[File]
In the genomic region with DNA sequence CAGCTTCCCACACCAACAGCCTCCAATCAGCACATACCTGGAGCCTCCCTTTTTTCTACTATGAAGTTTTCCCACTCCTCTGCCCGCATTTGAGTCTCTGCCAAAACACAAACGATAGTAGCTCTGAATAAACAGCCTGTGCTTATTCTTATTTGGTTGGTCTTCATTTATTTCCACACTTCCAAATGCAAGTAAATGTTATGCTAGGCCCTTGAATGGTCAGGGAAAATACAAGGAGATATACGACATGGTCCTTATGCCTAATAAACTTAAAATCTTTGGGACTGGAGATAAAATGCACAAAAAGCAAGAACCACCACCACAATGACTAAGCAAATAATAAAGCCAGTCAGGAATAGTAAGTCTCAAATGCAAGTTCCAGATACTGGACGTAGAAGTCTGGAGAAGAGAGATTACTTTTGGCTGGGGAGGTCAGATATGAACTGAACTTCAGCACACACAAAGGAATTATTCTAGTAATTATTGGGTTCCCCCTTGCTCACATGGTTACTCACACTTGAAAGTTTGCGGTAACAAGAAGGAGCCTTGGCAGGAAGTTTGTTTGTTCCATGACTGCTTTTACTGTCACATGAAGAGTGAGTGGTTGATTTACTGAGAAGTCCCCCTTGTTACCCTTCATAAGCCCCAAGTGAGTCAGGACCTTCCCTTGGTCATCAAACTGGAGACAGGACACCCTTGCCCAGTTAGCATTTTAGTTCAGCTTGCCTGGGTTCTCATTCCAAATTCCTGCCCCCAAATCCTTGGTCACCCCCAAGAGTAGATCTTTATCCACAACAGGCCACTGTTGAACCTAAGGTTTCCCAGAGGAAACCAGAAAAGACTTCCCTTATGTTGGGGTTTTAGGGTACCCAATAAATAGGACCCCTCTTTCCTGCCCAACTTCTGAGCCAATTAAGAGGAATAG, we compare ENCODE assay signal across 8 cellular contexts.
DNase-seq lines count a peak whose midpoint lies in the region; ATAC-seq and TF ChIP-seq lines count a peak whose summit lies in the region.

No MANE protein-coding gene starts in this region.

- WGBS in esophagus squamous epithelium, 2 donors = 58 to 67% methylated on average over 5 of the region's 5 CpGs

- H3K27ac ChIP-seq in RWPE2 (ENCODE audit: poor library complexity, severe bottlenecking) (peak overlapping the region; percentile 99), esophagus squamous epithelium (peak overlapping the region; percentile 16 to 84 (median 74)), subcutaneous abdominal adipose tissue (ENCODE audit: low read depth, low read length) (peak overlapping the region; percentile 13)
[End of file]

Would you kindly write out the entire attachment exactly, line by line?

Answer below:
In the genomic region with DNA sequence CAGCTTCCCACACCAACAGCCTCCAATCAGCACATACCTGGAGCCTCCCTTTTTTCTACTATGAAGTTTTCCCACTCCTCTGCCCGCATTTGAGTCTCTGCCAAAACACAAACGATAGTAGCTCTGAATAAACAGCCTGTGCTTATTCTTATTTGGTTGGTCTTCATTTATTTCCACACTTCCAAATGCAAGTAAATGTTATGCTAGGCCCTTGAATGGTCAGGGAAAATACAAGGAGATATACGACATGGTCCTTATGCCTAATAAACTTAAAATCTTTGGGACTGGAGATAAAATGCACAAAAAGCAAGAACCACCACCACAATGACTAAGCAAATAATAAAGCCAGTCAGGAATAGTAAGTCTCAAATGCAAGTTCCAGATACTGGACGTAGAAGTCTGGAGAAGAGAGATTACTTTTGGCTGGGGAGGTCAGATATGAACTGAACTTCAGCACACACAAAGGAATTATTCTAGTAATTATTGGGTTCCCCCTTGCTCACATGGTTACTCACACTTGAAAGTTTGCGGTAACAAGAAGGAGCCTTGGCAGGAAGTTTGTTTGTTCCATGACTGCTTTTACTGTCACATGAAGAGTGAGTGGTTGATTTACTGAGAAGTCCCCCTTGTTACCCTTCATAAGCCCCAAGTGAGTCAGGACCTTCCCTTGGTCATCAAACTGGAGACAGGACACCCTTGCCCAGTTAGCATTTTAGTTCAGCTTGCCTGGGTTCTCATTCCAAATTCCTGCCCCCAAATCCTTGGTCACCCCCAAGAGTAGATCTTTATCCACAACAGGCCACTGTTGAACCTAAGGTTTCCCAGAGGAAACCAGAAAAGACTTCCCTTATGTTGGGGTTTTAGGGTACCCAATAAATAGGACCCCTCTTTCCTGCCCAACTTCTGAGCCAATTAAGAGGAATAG, we compare ENCODE assay signal across 8 cellular contexts.
DNase-seq lines count a peak whose midpoint lies in the region; ATAC-seq and TF ChIP-seq lines count a peak whose summit lies in the region.

No MANE protein-coding gene starts in this region.

- WGBS in esophagus squamous epithelium, 2 donors = 58 to 67% methylated on average over 5 of the region's 5 CpGs

- H3K27ac ChIP-seq in RWPE2 (ENCODE audit: poor library complexity, severe bottlenecking) (peak overlapping the region; percentile 99), esophagus squamous epithelium (peak overlapping the region; percentile 16 to 84 (median 74)), subcutaneous abdominal adipose tissue (ENCODE audit: low read depth, low read length) (peak overlapping the region; percentile 13)